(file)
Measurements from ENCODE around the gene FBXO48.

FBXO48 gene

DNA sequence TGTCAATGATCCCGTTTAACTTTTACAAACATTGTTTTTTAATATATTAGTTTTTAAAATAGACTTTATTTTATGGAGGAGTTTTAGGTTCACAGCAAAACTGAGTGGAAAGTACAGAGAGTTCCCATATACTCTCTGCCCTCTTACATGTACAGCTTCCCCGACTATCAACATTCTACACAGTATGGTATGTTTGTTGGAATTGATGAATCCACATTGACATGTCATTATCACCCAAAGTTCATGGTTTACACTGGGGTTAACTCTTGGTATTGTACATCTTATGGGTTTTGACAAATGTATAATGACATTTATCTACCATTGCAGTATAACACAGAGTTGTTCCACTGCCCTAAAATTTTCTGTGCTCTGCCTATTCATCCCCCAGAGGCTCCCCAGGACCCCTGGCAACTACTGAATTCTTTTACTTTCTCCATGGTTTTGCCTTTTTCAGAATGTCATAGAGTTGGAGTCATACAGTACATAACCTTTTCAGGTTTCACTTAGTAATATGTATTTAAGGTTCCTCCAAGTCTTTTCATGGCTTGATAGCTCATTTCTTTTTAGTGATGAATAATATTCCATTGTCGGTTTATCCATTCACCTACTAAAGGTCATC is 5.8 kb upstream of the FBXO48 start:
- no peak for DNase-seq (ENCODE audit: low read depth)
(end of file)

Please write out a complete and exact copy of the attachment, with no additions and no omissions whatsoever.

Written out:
Measurements from ENCODE around the gene FBXO48.

FBXO48 gene

DNA sequence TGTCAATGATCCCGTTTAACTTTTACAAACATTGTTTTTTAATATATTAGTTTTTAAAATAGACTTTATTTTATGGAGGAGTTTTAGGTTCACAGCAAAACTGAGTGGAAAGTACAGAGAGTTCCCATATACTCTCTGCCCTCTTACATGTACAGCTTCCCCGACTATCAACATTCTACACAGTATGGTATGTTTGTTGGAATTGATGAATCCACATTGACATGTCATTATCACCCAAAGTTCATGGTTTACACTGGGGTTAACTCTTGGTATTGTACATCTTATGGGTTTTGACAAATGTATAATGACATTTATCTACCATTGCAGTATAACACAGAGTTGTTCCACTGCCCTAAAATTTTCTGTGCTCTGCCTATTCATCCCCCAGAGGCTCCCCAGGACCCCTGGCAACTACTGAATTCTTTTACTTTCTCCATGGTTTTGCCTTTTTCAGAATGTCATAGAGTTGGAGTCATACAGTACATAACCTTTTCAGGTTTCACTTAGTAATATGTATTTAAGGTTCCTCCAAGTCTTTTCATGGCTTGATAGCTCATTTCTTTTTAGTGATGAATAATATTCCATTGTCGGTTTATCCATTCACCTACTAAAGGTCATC is 5.8 kb upstream of the FBXO48 start:
- no peak for DNase-seq (ENCODE audit: low read depth)